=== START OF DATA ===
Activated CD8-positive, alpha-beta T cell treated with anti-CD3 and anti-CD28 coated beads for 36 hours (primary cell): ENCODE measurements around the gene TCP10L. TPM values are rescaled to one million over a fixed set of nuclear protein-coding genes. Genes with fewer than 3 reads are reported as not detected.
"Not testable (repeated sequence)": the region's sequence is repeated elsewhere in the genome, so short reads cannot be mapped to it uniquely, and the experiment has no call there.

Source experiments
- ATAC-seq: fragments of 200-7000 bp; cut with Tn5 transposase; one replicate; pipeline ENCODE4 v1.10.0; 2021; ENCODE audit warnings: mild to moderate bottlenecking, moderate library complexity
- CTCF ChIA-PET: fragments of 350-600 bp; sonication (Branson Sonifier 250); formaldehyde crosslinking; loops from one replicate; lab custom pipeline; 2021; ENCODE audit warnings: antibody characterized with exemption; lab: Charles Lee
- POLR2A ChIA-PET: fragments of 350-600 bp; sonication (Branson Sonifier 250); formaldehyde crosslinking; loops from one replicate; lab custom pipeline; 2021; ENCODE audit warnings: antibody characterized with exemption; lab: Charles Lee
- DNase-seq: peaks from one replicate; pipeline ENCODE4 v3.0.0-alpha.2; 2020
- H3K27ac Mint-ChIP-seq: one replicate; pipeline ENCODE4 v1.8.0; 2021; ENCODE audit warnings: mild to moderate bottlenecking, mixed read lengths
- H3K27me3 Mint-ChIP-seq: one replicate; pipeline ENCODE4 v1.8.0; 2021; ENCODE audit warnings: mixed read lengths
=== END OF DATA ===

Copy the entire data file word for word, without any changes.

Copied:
Activated CD8-positive, alpha-beta T cell treated with anti-CD3 and anti-CD28 coated beads for 36 hours (primary cell): ENCODE measurements around the gene TCP10L. TPM values are rescaled to one million over a fixed set of nuclear protein-coding genes. Genes with fewer than 3 reads are reported as not detected.
"Not testable (repeated sequence)": the region's sequence is repeated elsewhere in the genome, so short reads cannot be mapped to it uniquely, and the experiment has no call there.

Source experiments
- ATAC-seq: fragments of 200-7000 bp; cut with Tn5 transposase; one replicate; pipeline ENCODE4 v1.10.0; 2021; ENCODE audit warnings: mild to moderate bottlenecking, moderate library complexity
- CTCF ChIA-PET: fragments of 350-600 bp; sonication (Branson Sonifier 250); formaldehyde crosslinking; loops from one replicate; lab custom pipeline; 2021; ENCODE audit warnings: antibody characterized with exemption; lab: Charles Lee
- POLR2A ChIA-PET: fragments of 350-600 bp; sonication (Branson Sonifier 250); formaldehyde crosslinking; loops from one replicate; lab custom pipeline; 2021; ENCODE audit warnings: antibody characterized with exemption; lab: Charles Lee
- DNase-seq: peaks from one replicate; pipeline ENCODE4 v3.0.0-alpha.2; 2020
- H3K27ac Mint-ChIP-seq: one replicate; pipeline ENCODE4 v1.8.0; 2021; ENCODE audit warnings: mild to moderate bottlenecking, mixed read lengths
- H3K27me3 Mint-ChIP-seq: one replicate; pipeline ENCODE4 v1.8.0; 2021; ENCODE audit warnings: mixed read lengths